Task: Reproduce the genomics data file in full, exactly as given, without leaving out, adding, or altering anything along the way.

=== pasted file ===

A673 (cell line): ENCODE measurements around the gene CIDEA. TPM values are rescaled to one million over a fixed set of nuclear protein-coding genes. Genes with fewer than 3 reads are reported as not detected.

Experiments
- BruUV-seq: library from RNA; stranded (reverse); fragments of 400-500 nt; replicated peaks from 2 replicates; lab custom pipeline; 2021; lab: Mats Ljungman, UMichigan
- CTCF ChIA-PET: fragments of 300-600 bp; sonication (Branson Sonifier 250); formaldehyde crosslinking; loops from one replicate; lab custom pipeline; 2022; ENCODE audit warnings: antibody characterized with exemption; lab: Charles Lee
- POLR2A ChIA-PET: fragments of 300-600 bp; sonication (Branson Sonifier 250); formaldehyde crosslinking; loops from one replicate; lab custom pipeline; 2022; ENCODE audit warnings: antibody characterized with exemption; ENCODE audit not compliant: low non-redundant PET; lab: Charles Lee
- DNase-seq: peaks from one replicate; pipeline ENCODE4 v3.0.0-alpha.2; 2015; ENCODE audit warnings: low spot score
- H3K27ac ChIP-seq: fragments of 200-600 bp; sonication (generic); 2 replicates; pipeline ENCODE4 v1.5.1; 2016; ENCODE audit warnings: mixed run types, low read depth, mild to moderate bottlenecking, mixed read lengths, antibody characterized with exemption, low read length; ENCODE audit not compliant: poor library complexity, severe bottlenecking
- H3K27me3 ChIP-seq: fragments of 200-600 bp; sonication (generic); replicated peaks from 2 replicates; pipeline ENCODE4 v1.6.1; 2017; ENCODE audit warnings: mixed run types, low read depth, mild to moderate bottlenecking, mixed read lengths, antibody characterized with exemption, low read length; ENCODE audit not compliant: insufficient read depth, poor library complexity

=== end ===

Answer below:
A673 (cell line): ENCODE measurements around the gene CIDEA. TPM values are rescaled to one million over a fixed set of nuclear protein-coding genes. Genes with fewer than 3 reads are reported as not detected.

Experiments
- BruUV-seq: library from RNA; stranded (reverse); fragments of 400-500 nt; replicated peaks from 2 replicates; lab custom pipeline; 2021; lab: Mats Ljungman, UMichigan
- CTCF ChIA-PET: fragments of 300-600 bp; sonication (Branson Sonifier 250); formaldehyde crosslinking; loops from one replicate; lab custom pipeline; 2022; ENCODE audit warnings: antibody characterized with exemption; lab: Charles Lee
- POLR2A ChIA-PET: fragments of 300-600 bp; sonication (Branson Sonifier 250); formaldehyde crosslinking; loops from one replicate; lab custom pipeline; 2022; ENCODE audit warnings: antibody characterized with exemption; ENCODE audit not compliant: low non-redundant PET; lab: Charles Lee
- DNase-seq: peaks from one replicate; pipeline ENCODE4 v3.0.0-alpha.2; 2015; ENCODE audit warnings: low spot score
- H3K27ac ChIP-seq: fragments of 200-600 bp; sonication (generic); 2 replicates; pipeline ENCODE4 v1.5.1; 2016; ENCODE audit warnings: mixed run types, low read depth, mild to moderate bottlenecking, mixed read lengths, antibody characterized with exemption, low read length; ENCODE audit not compliant: poor library complexity, severe bottlenecking
- H3K27me3 ChIP-seq: fragments of 200-600 bp; sonication (generic); replicated peaks from 2 replicates; pipeline ENCODE4 v1.6.1; 2017; ENCODE audit warnings: mixed run types, low read depth, mild to moderate bottlenecking, mixed read lengths, antibody characterized with exemption, low read length; ENCODE audit not compliant: insufficient read depth, poor library complexity